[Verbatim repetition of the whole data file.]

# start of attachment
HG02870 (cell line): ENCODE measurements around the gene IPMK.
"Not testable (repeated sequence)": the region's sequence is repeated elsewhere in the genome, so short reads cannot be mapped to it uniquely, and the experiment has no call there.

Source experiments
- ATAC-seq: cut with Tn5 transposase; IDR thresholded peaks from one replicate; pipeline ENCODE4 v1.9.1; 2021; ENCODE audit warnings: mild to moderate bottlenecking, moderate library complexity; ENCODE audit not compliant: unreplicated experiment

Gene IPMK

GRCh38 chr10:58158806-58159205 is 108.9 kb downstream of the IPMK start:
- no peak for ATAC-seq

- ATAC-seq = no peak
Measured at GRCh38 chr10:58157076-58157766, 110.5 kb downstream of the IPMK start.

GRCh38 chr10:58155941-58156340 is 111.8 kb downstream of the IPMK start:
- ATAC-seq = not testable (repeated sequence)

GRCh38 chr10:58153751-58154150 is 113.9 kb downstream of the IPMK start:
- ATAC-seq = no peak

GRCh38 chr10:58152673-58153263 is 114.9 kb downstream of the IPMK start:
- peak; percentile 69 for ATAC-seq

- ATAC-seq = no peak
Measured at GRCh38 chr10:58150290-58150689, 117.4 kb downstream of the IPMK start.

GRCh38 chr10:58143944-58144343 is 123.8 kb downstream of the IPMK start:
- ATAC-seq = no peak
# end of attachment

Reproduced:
HG02870 (cell line): ENCODE measurements around the gene IPMK.
"Not testable (repeated sequence)": the region's sequence is repeated elsewhere in the genome, so short reads cannot be mapped to it uniquely, and the experiment has no call there.

Source experiments
- ATAC-seq: cut with Tn5 transposase; IDR thresholded peaks from one replicate; pipeline ENCODE4 v1.9.1; 2021; ENCODE audit warnings: mild to moderate bottlenecking, moderate library complexity; ENCODE audit not compliant: unreplicated experiment

Gene IPMK

GRCh38 chr10:58158806-58159205 is 108.9 kb downstream of the IPMK start:
- no peak for ATAC-seq

- ATAC-seq = no peak
Measured at GRCh38 chr10:58157076-58157766, 110.5 kb downstream of the IPMK start.

GRCh38 chr10:58155941-58156340 is 111.8 kb downstream of the IPMK start:
- ATAC-seq = not testable (repeated sequence)

GRCh38 chr10:58153751-58154150 is 113.9 kb downstream of the IPMK start:
- ATAC-seq = no peak

GRCh38 chr10:58152673-58153263 is 114.9 kb downstream of the IPMK start:
- peak; percentile 69 for ATAC-seq

- ATAC-seq = no peak
Measured at GRCh38 chr10:58150290-58150689, 117.4 kb downstream of the IPMK start.

GRCh38 chr10:58143944-58144343 is 123.8 kb downstream of the IPMK start:
- ATAC-seq = no peak